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Evolution Tortoise to Meet Our AI Overlords Before They Meat Us

I'm a Sci-Fi fanboy who has been preparing all my life for the day when AI will meet us. I discuss the lessons I've learned from books such as The Circle, Diamond Age, Brave New World, and 1984, and how the Big Tech companies are manipulating us. I also talk about the importance of understanding and controlling technology, and how to prepare for the day of reckoning.

Discovering Life's Lessons Through Sci-Fi: My Journey to AI Overlordship

By Michael Levin

Monday, May 15, 2023

Like it was… :b4. That’s what I do to jump from here to a different text-edior buffer I always have loaded where I write… The place I wrote a lot… an awful lot before (b4) publishing so much publicly. Before that, I worked out of paper journals mostly. I just couldn’t see the clear cut advantage of digital. It’s not like I was really going to publish what I wrote in a journal-writing off-the-cuff free-form style, was I? Nahhh. And search, to actually somehow functionally use what I wrote? Well, maybe I’d scan it someday and there’d be some semi-reliable optical character recognition. Google started to do that with Google Books after all, and why couldn’t I?

But then I read The Circle, on the advice of an SEO I knew named Lily Faden at the where I worked at a place called Flying Point Digital. Wow, I make friends for life easily, but I very rarely talk to them. When I do, it’s an instant friendly rapport, but by the time I do nothing is called what it used to be, and nobody is named what they used to be. Today, Lily Faden is Lily-Ray, SEO in NYC (when she’s not globe-trotting), and Flying Point Digital is now Stella Rising. And it’s a pleasure watching both of their stellar rising’s, and the Sci-Fi book, The Circle, is the one I open this one about because it’s that which made me switch to a digital journal. And big-time spoiler warning, if you want to read the book, stop reading this now.

I had switch from big NYC marketing agency 360i, now part of Dentsu to little boutique NYC marketing agency Flying Point Digital, now Stella Rising, not only because 360i and the field of SEO changed so much that we were no longer compatible until I resharpened the saw and recalibrated, an opportunity which 360i (Brian Weiner and Sarah Hofstetter) gave me, but not before budget cuts which inevitably hit and cut deep into tech teams who are always increasingly seen as a cost center. I had to go, and I had to go to a place where I could learn and grow, and I did. I took a much lower salary in exchange for keeping the product of my free and opens source labors, Pipulate.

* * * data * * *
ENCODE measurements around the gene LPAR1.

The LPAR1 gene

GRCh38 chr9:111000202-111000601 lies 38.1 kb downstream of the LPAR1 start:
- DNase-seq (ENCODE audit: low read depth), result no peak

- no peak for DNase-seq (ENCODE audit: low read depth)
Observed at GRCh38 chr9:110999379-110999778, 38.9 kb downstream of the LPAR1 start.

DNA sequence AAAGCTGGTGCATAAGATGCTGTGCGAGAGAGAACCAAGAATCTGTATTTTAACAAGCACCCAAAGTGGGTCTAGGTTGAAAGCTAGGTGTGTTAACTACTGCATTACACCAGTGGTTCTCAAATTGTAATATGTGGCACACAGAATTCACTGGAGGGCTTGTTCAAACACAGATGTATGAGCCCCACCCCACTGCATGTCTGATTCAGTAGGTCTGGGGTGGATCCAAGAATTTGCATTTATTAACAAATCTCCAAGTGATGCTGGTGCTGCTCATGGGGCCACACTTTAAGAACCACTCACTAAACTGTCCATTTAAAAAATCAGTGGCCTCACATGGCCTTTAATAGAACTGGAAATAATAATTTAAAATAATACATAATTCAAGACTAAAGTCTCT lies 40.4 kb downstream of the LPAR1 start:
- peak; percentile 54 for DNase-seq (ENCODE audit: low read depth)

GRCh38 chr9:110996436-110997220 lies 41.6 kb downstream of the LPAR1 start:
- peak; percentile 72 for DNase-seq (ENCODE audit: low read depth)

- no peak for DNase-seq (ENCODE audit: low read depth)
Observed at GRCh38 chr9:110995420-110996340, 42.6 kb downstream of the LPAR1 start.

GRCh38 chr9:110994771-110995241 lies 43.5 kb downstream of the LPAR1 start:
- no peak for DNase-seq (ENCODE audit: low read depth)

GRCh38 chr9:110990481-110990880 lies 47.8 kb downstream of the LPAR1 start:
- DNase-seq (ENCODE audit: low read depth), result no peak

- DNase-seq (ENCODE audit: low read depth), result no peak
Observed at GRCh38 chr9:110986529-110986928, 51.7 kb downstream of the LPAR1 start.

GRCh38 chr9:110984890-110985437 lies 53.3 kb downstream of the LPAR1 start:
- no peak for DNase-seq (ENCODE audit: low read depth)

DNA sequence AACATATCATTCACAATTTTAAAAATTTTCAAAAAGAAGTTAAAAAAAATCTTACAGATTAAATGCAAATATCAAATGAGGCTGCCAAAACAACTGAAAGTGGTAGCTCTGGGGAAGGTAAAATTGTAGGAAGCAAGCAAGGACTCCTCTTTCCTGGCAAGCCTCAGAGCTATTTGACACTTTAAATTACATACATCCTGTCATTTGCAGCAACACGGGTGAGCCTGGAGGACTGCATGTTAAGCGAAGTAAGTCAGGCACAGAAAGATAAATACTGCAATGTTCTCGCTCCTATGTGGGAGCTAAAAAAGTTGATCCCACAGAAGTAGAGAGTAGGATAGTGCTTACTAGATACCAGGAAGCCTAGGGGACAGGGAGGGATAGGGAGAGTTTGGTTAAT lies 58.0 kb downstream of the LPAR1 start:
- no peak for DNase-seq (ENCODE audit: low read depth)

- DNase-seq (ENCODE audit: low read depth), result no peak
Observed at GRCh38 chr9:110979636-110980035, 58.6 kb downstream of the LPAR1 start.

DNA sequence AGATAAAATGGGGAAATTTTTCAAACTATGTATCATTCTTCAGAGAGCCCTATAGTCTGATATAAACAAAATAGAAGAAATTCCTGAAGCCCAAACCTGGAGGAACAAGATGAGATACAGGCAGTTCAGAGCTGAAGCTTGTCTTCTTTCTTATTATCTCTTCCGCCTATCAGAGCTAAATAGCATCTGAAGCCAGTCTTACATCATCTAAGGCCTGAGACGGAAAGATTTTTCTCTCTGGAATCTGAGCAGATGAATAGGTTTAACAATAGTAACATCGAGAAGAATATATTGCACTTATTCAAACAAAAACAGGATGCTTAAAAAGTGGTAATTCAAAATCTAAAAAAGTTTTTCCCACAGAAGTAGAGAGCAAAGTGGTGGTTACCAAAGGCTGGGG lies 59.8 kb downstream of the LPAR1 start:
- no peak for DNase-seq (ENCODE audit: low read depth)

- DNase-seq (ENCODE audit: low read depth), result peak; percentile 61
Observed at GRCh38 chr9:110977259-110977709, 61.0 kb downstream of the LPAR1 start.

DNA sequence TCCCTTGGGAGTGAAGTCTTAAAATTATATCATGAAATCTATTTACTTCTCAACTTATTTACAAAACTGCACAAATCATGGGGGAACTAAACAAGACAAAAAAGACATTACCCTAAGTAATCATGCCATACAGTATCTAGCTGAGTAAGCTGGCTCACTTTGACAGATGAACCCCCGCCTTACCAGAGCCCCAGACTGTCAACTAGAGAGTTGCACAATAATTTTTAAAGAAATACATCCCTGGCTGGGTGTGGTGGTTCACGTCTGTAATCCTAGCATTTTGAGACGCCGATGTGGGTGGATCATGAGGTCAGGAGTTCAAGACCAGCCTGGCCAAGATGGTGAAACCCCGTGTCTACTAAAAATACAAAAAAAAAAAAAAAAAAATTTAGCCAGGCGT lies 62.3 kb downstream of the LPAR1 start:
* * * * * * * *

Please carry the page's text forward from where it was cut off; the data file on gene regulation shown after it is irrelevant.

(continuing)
Since then, The Circle book that Lily recommended become a movie (which I haven’t seen), if you’ve seen the movie but not read the book, keep that in mind. Nuance and detail play in here a lot shortly, but that is jumping ahead 1 Sci-Fi book the lessons learned from another Sci-Fi book recommended to me by a different SEO Boris Zilberman, Diamond Age, who also worked at Flying Point Digital. Bear with me if you’re actually reading this, it’s going somewhere very poignant, but I have to paint a few broad brush strokes with the pigment that is Lily-Ray and The Circle and Boris and Diamond Age.

Lily-Ray brought me into Flying Point Digital, and I brought Boris in from 360i. So I hired Boris twice, Lily hired me once, then I stepped down to give Lily my Director’s job, a role at which she has taken off with, well, rather scholarly for anyone following her carer. I said to Brandon Heagle, the CEO of Flying Point Digital (and recommender of Ready Player One and certain Star Wars books, but that’s another story), that the replacement-hunt wasn’t necessary.

Lily and Boris are both major influences in my life not only because of the remarkable books they recommended to me, but because of the remarkable people they are. Boris and Lily didn’t like each other very much, haha. I think it was because they are both incredibly smart, larger than life personalities and examples of what I used to always tell them about SEO. Everything happening at Google is behind closed doors. We can look in from the outside and speculate, based on the data, but we really don’t know shit. Everyone else speaking with such confidence also doesn’t know shit. SEO a confidence game, and being right on average, making only a bit more redeeming than the con-game! Lily and Boris are both indeed very confident, and I love ‘em to death.

Anyhow, The Circle is something of a parody on Google and in the story, in the ficitional company, The Circle, their version of Google Books required destroying the books in the scanning process in a very dramatic shredding, burning, paper flying everywhere overtones of Fahrenheit 451 dystopian image. As things improved with technology, it worsened with what it meant to be a individual human being, and the sheeple-producing group-think of social media sharing became more and more important, with progressively privacy-invading tech including cheap lollipop cameras that got stuck-up everywhere. It climaxed in The Circle “winning” and it closing wondering how they could turn the dreams of the now comatose hero protagonist into yummy online contented.